Customer satisfaction is the provision of goods or services which fulfil the customer’s expectations in terms of quality and service, in relation to price paid. Customer satisfaction can help the businesses achieve a sustainable competitive advantage. It is about understanding the way a customer feels after purchasing a product or service and, in particular, whether or not that product or service met the customer’s expectations.
Customers primarily form their expectations through past purchasing experiences, word-of-mouth from family, friends and colleagues and information delivered through marketing activities, such as advertising or public relations. If the customer’s expectation is not met, they will be dissatisfied and it is very likely they will tell others about their experience.
Why customer satisfaction is important?
The organisations should not underestimate the value of customer satisfaction. It is becoming an important area of competition.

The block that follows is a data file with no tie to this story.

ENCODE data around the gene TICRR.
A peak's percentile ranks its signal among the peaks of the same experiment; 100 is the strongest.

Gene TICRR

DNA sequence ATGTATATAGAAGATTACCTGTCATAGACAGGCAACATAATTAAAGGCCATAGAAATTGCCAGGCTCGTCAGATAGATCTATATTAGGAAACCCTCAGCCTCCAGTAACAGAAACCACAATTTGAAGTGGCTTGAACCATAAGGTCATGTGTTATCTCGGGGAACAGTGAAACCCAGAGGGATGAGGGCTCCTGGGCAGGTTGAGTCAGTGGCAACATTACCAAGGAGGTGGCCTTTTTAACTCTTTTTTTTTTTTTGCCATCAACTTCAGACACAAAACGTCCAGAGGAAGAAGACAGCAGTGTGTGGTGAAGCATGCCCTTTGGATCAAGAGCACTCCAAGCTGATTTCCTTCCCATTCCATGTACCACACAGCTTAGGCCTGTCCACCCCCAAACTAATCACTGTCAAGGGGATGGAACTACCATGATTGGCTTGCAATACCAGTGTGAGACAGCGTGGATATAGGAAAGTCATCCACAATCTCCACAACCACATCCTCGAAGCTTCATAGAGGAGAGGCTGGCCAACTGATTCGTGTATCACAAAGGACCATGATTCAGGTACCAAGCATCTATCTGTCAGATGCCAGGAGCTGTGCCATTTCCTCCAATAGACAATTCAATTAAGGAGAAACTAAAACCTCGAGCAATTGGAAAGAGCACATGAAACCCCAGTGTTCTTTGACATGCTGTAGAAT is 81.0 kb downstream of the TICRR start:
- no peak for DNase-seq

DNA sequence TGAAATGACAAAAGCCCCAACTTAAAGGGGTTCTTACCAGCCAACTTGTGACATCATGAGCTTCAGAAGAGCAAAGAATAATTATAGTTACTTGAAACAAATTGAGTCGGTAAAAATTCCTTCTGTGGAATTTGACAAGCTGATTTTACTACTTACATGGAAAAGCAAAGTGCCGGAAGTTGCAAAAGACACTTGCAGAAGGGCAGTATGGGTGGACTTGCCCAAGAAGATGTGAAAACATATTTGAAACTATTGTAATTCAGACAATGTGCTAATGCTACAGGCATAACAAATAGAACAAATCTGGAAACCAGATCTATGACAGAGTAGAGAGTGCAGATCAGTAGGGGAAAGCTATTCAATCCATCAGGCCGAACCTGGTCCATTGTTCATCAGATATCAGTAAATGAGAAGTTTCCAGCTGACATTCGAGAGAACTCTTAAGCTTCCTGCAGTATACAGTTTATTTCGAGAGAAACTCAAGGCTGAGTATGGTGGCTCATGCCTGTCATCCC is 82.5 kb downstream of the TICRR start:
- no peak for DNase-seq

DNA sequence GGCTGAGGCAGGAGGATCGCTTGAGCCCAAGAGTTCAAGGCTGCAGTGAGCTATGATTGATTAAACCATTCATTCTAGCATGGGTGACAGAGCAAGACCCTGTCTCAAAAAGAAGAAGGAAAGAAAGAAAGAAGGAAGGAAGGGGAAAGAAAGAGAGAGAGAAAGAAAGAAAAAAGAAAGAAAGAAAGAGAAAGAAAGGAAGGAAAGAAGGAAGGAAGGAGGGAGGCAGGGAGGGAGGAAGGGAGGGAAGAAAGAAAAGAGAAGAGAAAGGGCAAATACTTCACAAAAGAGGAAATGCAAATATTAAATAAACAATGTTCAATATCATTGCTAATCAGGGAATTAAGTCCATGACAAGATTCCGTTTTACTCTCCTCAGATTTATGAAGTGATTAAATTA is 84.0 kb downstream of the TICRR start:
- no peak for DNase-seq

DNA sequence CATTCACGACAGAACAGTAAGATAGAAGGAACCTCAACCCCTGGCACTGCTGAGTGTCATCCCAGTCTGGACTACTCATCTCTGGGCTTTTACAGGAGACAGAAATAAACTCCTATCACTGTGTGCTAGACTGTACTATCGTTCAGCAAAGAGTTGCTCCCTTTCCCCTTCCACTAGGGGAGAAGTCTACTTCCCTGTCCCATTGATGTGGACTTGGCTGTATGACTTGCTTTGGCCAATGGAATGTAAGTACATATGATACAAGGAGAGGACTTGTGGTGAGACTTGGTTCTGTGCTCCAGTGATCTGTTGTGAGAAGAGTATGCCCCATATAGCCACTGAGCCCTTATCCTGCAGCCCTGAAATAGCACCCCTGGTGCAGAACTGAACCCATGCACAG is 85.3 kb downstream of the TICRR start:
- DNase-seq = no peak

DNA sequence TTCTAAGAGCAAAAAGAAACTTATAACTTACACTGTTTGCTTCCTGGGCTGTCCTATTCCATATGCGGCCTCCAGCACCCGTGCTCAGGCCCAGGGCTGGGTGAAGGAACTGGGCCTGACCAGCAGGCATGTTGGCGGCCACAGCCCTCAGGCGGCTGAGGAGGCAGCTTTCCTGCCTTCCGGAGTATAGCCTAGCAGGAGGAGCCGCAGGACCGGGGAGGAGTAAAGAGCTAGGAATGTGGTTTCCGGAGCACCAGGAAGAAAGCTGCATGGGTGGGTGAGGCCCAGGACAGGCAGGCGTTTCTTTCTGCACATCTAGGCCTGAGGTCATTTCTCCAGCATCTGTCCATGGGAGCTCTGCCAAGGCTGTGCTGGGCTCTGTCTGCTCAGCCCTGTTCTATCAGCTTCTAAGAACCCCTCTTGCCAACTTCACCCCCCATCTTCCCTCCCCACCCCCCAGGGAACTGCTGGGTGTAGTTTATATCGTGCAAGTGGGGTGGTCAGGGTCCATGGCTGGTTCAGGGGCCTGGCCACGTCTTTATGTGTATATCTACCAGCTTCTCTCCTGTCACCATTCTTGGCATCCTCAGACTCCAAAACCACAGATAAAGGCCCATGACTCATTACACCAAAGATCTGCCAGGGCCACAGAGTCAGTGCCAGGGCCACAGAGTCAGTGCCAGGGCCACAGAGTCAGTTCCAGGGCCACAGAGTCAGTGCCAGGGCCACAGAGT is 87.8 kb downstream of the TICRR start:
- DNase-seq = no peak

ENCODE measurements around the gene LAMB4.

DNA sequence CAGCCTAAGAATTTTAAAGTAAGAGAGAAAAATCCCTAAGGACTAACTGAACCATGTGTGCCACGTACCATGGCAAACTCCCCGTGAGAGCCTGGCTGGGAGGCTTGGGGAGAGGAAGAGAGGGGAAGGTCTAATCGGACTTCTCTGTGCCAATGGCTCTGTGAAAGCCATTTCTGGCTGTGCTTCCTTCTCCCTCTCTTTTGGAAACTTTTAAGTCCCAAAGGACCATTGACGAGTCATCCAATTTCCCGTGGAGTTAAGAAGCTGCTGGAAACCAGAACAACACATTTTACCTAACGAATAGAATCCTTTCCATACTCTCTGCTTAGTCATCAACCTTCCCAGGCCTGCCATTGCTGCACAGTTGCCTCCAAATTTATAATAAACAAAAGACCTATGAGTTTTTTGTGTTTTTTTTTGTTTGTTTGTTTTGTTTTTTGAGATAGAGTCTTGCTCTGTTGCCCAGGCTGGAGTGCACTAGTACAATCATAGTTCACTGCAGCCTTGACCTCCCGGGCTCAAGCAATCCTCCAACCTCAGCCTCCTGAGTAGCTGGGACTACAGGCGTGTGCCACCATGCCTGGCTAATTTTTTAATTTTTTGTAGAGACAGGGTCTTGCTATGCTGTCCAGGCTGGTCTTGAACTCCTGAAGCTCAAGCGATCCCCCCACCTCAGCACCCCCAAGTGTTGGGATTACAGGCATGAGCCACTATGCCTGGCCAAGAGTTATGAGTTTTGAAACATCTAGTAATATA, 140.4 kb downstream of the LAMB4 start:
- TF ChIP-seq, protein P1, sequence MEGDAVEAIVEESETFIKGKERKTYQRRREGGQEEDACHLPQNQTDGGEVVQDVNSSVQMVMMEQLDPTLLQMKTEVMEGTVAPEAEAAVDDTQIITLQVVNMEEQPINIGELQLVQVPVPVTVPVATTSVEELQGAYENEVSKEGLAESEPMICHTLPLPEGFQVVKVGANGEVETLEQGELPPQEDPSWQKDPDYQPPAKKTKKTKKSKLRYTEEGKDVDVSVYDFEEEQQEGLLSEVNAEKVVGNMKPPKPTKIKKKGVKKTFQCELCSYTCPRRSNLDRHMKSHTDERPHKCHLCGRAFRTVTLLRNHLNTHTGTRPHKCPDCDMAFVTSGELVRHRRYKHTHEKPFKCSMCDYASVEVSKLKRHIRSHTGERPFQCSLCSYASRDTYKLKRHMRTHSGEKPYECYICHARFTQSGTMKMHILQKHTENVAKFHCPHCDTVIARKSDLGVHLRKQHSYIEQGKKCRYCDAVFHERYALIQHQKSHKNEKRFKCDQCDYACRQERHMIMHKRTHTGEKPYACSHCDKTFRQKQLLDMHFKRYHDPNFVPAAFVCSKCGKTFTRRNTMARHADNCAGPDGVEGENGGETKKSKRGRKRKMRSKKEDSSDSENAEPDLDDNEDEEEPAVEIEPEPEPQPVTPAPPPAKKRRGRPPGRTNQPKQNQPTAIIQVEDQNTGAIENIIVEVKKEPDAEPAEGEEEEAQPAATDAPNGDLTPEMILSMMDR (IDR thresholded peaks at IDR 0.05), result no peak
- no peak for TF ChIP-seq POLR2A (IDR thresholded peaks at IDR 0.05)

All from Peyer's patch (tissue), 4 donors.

A high level of satisfaction can deliver many benefits, including:
-Loyalty: a highly satisfied customer is a loyal customer.
-Repeat purchase: a highly satisfied customer buys more products.
-Referrals: a highly satisfied customer tells their family and friends about the product or service.
-Retention: a highly satisfied customer is less likely to switch brands.
-Reduced costs: a highly satisfied customer costs less to serve than a new customer.
-Premium prices: a highly satisfied customer is willing to pay more for the product or service.
‘Not happy Jan’
Monitoring customer satisfaction is important because we are much more likely to tell our friends and family about a bad experience with a product or service than a good experience. The introduction of blogs and websites such as www.notgoodenough.com.au has provided customers with an excellent platform to spread the bad word about a product or service to thousands of people. And there’s always the threat of negative publicity generated from current affairs programs or other media outlets. Don’t learn the lesson about customer satisfaction the hard way!